Borlaug's work with wheat led to the development of high-yield semi-dwarf indica and japonica rice cultivars at the International Rice Research Institute, started by the Ford and Rockefeller Foundations, and at China's Hunan Rice Research Institute. Borlaug's colleagues at the Consultative Group on International Agricultural Research also developed and introduced a high-yield variety of rice throughout most of Asia. Land devoted to the semi-dwarf wheat and rice varieties in Asia expanded from 200 acres (0.8 km²) in 1965 to over 40 million acres (160,000 km²) in 1970. In 1970, this land accounted for over 10% of the more productive cereal land in Asia.[13] For other uses, see Rice (disambiguation). ... The International Rice Research Institute (IRRI) is an international NGO. Its headquarters are in Los Baños, Laguna, Philippines, and it has offices in ten countries. ... The Consultative Group on International Agricultural Research (CGIAR) was created by the World Bank on May 19, 1971, with the FAO, IFAD and UNDP as co-sponsors. ... For other uses, see Asia (disambiguation). ... For other uses, see Asia (disambiguation). ...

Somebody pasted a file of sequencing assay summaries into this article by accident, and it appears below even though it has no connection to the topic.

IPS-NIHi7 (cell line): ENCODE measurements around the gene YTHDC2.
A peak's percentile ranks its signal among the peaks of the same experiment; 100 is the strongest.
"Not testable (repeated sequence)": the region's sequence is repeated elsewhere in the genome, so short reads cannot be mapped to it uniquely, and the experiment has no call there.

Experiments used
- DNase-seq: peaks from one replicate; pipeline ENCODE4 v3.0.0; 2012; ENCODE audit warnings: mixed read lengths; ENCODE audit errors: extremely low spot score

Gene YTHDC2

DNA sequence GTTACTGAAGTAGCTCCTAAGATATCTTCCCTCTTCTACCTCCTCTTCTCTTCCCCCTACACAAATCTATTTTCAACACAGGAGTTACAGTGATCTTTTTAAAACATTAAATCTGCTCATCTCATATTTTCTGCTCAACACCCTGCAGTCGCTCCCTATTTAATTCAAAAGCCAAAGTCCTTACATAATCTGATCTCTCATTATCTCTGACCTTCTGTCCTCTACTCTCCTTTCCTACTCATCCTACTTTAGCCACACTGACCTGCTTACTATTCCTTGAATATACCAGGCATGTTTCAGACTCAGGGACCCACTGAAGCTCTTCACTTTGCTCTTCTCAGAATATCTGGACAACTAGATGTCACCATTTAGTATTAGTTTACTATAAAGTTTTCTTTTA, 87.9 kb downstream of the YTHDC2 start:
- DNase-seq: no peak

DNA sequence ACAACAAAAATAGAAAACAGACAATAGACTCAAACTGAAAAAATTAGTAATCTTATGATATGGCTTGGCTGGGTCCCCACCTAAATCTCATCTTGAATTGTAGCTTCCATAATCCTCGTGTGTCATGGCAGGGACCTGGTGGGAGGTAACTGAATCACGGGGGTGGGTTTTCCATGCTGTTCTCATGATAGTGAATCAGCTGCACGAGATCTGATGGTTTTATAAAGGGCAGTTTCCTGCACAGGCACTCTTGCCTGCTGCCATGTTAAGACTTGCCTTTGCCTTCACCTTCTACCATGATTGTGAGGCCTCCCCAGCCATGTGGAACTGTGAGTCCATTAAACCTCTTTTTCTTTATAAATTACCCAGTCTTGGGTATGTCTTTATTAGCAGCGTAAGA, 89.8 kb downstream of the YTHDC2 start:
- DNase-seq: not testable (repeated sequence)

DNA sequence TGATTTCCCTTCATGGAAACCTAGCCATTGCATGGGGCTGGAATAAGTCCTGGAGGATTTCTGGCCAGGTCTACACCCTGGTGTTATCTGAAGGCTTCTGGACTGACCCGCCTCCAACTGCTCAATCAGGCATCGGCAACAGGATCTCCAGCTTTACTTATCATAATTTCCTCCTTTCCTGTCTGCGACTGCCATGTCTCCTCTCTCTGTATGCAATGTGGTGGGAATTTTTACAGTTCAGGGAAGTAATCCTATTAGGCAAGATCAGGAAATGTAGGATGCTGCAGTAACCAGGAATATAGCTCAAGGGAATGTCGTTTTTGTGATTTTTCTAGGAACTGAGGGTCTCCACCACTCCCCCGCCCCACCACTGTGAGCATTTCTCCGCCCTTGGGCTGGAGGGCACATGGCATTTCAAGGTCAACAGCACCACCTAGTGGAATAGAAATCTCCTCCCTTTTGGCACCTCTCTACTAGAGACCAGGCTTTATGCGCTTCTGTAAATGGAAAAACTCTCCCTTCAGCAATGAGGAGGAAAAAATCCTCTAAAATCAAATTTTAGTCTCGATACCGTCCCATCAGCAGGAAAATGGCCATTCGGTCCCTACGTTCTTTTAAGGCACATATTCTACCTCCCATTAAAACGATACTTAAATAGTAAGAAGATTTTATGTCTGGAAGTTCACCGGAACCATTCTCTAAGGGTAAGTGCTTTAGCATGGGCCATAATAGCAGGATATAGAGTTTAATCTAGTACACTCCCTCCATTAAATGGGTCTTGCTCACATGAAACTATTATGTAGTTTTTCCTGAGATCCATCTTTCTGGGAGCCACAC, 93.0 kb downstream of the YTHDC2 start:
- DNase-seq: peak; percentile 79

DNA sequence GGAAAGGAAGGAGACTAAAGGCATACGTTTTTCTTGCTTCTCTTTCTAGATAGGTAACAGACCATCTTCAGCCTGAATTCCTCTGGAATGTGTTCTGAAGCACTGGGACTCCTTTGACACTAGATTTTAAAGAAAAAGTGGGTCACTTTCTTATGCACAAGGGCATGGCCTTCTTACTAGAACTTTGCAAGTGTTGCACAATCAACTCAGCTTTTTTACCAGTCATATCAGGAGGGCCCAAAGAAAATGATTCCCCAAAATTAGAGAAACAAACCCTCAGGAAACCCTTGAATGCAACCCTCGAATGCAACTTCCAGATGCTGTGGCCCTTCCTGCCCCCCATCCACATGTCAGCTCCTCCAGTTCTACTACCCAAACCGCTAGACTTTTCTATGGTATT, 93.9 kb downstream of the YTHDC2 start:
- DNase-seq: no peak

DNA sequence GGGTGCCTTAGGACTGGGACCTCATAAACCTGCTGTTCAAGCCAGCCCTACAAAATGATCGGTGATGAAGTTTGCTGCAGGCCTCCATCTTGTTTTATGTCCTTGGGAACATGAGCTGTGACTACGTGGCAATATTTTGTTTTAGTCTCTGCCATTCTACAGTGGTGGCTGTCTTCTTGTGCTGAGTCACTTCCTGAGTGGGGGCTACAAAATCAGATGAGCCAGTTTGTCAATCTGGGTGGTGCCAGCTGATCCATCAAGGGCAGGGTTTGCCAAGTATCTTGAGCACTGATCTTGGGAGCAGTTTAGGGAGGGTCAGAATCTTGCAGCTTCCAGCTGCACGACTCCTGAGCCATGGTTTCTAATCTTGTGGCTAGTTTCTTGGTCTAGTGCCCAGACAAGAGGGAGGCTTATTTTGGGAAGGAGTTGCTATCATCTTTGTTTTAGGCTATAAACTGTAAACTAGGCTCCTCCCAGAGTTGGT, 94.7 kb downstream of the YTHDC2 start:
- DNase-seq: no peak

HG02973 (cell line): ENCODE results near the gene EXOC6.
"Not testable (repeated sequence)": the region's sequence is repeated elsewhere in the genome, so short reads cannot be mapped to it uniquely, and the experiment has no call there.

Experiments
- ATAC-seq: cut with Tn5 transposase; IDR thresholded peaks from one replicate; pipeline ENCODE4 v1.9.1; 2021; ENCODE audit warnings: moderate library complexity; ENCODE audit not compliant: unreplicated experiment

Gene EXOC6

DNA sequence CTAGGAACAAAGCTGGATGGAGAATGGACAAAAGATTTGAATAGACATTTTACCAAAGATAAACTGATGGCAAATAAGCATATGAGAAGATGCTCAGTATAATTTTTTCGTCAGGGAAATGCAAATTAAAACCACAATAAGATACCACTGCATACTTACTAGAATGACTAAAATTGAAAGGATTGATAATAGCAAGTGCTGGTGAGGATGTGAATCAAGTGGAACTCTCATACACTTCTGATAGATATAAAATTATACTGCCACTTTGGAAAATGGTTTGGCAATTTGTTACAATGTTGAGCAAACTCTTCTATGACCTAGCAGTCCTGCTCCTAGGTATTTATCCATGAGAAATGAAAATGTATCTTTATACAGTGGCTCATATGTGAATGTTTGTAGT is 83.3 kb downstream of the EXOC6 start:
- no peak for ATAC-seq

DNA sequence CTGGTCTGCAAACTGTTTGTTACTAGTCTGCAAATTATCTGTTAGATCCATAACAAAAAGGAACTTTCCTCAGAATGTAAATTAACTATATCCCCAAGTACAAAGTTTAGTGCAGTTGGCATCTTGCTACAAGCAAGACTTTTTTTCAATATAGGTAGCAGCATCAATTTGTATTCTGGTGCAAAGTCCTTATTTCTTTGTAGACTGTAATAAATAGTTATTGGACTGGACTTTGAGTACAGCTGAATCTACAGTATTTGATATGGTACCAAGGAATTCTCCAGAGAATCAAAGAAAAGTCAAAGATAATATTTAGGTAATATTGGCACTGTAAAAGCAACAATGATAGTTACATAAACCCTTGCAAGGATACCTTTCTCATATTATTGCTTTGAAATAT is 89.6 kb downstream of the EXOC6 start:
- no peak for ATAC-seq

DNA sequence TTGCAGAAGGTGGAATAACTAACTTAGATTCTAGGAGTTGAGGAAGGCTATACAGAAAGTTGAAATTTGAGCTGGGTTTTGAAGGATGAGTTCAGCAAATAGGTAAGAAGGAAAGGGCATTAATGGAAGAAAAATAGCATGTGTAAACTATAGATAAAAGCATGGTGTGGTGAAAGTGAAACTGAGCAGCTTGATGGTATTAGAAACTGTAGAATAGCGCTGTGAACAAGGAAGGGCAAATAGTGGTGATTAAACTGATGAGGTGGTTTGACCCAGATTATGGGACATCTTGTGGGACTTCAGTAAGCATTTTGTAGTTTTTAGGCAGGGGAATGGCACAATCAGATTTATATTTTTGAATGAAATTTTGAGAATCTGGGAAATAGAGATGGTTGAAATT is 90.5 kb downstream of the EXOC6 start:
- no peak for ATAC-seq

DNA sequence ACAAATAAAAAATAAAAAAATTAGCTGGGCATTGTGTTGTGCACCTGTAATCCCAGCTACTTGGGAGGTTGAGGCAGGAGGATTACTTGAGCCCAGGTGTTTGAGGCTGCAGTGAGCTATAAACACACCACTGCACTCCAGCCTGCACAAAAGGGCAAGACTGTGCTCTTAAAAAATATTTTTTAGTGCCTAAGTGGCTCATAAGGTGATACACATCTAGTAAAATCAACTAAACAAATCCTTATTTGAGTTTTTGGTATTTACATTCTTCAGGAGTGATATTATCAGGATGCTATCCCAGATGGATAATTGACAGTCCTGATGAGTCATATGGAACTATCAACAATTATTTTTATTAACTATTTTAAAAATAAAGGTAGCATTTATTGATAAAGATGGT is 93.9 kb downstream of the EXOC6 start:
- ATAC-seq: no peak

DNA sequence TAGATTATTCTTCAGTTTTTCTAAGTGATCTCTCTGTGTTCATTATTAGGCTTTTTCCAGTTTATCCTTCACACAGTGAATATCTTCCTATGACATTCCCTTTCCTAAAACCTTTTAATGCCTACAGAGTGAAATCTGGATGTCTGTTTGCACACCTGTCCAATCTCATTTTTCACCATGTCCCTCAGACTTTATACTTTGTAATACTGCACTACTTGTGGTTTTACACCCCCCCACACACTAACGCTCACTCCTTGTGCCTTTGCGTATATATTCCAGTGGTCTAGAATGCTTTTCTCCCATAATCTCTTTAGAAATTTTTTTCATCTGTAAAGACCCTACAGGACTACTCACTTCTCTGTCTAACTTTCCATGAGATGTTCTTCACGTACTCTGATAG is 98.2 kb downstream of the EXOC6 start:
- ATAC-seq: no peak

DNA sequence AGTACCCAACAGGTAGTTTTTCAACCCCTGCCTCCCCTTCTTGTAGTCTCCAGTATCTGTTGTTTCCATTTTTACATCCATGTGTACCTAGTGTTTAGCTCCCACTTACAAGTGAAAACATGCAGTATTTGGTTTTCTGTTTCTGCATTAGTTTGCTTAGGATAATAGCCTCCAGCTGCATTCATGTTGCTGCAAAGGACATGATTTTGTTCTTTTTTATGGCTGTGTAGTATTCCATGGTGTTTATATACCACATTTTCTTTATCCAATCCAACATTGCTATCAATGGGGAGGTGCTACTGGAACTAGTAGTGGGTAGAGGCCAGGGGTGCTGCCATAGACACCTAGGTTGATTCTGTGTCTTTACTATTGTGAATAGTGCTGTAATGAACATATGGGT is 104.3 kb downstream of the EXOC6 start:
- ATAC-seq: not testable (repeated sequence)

Nobel Peace Prize

For his contributions to the world food supply, Borlaug was awarded the Nobel Peace Prize in 1970. Norwegian officials notified his wife in Mexico City at 4:00AM, but Borlaug had already left for the test fields in the Toluca valley, about 40 miles (65 km) west of Mexico City. A chauffeur took her to the fields to inform her husband. According to his daughter, Jeanie Laube, "My mom said, 'You won the Nobel Peace Prize,' and he said, 'No, I haven't',... It took some convincing... He thought the whole thing was a hoax".[9] He was awarded the prize on December 10. In his Nobel Lecture the following day, he speculated on his award: "When the Nobel Peace Prize Committee designated me the recipient of the 1970 award for my contribution to the 'green revolution', they were in effect, I believe, selecting an individual to symbolize the vital role of agriculture and food production in a world that is hungry, both for bread and for peace".[21] Lester B. Pearson after accepting the 1957 Nobel Peace Prize The Nobel Peace Prize (Swedish and Norwegian: Nobels fredspris) is the name of one of five Nobel Prizes bequeathed by the Swedish industrialist and inventor Alfred Nobel. ... This article is about a city in Mexico. ... is the 344th day of the year (345th in leap years) in the Gregorian calendar. ...


Borlaug hypothesis